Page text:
This is the highest number of products in a single year since the system launched on April 1, 2015. There are now 3,602 FFC products in total excluding products that have been withdrawn.
This is according to a report ‘FFC product analysis for fiscal 2020’ published by Smooth Link, a Japanese consultancy firm specialising in life sciences.
The FFC system is a notification system in which food manufacturers must meet specific criteria, indicating their products have a specific effect on health, but cannot reduce the risk of any diseases.
For a food product to claim effectiveness on its label, there must be sufficient evidence for its proposed function claims through randomised controlled trials (RCT), or systematic reviews (SR).
The Consumer Affairs Agency (CAA) in Japan is responsible for the FFC system and approving products. The Japanese government does not evaluate the safety and effectiveness of the submitted product. All evidence and information is disclosed on the CAA website.
In fiscal year 2020, most of the products’ functionality were assessed by SR (95.5%) for the functional ingredient used. Only 43 products (4%) were assessed by RCT, which was lower than the average of 6.8% for previous years. The rest of the products (n=4) used a combination of RCT and SR for evaluation.
According to Hisaaki Kato, CEO and president of Smooth Link: “Increased competition from similar products, the improved accuracy of SR and the fact that the total cost is about half that of RCTs may be the reasons why SR is used more often.”
Beverage-type on the rise
The FFC system covers products ranging from dietary supplements, processed foods such as beverages, yoghurt, soup as well as fresh foods.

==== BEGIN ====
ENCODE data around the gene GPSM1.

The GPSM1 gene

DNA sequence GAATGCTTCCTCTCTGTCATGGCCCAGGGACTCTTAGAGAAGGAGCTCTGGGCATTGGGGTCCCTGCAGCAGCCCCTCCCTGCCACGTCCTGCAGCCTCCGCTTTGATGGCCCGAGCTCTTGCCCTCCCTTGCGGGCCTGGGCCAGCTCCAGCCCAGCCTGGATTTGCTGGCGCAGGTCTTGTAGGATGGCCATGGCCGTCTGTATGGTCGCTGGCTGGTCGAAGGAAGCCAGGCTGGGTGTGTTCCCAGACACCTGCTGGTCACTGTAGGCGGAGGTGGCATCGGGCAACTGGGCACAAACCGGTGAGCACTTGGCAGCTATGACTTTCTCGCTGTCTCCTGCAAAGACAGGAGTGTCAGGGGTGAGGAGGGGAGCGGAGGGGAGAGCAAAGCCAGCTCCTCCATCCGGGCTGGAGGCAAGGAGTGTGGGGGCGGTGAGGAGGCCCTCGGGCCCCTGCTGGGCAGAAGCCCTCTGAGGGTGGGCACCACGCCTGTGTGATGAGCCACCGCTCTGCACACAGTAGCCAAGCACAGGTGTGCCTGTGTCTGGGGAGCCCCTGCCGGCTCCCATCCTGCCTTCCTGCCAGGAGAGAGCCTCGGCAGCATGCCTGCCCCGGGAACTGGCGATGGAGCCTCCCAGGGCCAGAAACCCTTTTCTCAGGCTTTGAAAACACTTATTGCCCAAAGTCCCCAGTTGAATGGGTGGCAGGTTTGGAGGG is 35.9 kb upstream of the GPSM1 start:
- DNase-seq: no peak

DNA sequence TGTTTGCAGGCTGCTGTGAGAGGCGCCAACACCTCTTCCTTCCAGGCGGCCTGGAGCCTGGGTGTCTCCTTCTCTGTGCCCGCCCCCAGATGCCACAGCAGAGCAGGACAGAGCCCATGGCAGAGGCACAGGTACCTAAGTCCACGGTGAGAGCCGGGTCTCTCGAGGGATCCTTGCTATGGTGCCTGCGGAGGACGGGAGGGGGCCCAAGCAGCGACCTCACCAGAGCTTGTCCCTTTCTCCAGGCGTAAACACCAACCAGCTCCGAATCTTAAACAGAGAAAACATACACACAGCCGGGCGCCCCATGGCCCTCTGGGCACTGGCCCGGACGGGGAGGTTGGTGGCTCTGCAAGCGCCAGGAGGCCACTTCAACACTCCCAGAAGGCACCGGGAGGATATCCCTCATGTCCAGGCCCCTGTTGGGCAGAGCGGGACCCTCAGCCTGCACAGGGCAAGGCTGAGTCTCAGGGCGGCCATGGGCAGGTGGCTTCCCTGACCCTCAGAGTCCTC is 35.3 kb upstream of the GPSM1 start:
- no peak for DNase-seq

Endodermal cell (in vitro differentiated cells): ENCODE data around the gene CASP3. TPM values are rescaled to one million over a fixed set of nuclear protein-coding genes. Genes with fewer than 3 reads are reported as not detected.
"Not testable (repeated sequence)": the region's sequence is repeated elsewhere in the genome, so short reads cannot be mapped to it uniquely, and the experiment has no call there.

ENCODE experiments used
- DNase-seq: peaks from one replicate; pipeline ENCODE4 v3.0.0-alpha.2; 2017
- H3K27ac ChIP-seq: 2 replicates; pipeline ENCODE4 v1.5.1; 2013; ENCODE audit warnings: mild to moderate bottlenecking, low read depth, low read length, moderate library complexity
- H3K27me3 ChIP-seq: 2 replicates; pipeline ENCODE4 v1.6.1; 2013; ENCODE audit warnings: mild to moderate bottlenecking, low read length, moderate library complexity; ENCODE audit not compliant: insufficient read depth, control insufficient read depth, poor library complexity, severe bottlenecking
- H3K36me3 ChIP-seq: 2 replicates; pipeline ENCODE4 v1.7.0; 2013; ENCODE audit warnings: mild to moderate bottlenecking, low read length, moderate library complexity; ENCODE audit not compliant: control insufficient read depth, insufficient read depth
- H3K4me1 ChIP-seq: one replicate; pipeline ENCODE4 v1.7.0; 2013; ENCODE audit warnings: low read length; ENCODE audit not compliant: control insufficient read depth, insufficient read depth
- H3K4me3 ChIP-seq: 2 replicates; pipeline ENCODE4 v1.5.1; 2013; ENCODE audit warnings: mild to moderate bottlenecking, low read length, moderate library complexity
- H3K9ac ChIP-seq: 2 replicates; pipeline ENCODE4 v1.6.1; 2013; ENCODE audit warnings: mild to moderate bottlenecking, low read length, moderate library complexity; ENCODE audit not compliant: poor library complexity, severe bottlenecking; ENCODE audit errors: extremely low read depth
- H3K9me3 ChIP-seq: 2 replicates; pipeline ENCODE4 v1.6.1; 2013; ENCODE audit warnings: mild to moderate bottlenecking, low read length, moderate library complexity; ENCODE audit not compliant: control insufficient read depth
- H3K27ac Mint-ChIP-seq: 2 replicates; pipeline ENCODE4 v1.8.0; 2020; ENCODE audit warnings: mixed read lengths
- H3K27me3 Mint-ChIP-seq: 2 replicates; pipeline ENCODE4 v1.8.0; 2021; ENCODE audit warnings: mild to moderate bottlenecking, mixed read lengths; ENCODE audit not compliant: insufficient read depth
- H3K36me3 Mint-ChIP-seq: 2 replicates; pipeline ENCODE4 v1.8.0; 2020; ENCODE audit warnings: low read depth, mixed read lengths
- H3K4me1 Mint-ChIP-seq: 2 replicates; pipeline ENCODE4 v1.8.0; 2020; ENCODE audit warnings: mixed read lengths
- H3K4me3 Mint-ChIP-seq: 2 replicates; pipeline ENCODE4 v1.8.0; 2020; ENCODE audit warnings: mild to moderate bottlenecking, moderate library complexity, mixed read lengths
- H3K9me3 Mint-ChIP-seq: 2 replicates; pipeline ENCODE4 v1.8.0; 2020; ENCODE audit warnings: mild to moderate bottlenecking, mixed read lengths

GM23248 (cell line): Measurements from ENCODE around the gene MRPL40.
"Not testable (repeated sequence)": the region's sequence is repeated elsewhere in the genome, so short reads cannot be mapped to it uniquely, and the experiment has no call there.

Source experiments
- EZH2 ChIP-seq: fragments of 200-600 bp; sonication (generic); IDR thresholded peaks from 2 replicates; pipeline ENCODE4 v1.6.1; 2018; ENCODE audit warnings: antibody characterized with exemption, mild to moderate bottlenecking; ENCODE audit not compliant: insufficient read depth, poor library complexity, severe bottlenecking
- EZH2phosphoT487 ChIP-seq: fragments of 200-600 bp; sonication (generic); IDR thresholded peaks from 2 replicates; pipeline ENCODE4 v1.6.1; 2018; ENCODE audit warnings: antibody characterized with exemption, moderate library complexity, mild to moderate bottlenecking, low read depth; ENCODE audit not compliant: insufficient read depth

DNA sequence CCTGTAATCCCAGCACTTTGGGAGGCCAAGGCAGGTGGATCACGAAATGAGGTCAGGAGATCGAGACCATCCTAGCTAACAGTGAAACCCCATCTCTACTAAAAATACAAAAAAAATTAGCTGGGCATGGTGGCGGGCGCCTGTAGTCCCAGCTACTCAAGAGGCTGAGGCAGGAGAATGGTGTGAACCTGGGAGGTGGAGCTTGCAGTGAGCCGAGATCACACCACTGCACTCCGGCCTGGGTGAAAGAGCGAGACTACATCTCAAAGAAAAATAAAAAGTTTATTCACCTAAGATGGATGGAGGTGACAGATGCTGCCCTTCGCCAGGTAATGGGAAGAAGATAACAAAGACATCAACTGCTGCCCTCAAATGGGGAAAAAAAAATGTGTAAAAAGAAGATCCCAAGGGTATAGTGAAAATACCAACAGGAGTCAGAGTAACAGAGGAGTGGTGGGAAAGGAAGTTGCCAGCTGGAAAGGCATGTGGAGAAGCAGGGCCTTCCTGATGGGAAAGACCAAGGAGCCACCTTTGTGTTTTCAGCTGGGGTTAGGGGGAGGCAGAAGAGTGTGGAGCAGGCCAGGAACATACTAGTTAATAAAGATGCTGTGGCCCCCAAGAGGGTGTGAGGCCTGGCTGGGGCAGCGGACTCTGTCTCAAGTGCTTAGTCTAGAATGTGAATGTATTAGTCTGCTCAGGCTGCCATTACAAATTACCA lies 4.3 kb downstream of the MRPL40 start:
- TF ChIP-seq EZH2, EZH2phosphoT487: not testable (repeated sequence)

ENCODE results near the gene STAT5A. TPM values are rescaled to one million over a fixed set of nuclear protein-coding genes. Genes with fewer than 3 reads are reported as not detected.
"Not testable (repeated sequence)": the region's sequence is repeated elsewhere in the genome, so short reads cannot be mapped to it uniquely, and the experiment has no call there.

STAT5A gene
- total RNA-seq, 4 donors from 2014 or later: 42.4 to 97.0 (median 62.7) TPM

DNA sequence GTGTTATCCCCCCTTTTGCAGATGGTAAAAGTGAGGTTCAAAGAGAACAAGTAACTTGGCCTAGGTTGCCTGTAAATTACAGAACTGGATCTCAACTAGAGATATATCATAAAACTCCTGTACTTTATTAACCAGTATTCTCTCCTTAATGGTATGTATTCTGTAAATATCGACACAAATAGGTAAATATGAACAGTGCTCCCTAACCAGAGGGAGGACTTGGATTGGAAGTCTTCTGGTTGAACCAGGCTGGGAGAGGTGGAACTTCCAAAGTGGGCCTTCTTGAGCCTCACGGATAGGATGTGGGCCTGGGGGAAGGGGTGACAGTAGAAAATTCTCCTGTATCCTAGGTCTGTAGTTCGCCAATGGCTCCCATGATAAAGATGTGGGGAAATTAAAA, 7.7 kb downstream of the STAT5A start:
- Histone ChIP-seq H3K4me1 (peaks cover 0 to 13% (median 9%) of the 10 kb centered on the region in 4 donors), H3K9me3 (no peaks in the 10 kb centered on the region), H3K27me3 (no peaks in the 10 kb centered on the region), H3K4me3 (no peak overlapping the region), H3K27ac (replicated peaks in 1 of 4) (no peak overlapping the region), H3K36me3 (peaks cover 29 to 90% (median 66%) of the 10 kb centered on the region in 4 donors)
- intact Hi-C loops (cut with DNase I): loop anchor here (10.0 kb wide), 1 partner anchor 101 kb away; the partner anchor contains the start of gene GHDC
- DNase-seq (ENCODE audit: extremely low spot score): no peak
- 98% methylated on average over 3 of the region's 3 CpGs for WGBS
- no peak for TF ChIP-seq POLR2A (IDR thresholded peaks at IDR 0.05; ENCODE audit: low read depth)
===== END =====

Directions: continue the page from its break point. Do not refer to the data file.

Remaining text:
When the system first started, most of the FFC notified products were dietary supplements.
In fiscal 2020, there were 578 products in the dietary supplement category, 450 in processed foods, and 39 in fresh foods format.
According to the report, beverages-type formats were on the rise, making up 56% of products in the processed foods category in fiscal 2020, compared to 45% of previous years. Beverages include both soft drinks and powdered drinks.
As for the sales status in fiscal 2020, 351 products are currently being sold, while the rest are either taken off the shelves to make changes to formulation or work on the scientific evidence or are withdrawn entirely.
According to Kato, some companies withdraw their products as they see no sales prospect after the notification.
Despite the COVID-19 pandemic, the FFC system still received a record number of notifications in fiscal year 2020.
“CAA has been trying to speed up the process of accept incoming notifications and notifiers also saw COVID-19 as an opportunity,” Kato said.
A recent report by Fuji Keizai expects the FFC market in Japan to exceed JPY 300 billion (US$2.7bn) in 2020, up 25% from the previous year.
For the fiscal year 2021, 74 notifications have already been published on the CAA website in April.
This is the highest number so far, where the average number of notifications in April over the past five years was 35.
Kato’s outlook for the FFC market in fiscal 2021 is two-ways: “Either the FFC trend will continue to grow upward, or companies will become more cautious due to the large number of suspended products.”
Part II of this series will explore the top ingredients and health claims among the FFC products notified in fiscal 2020.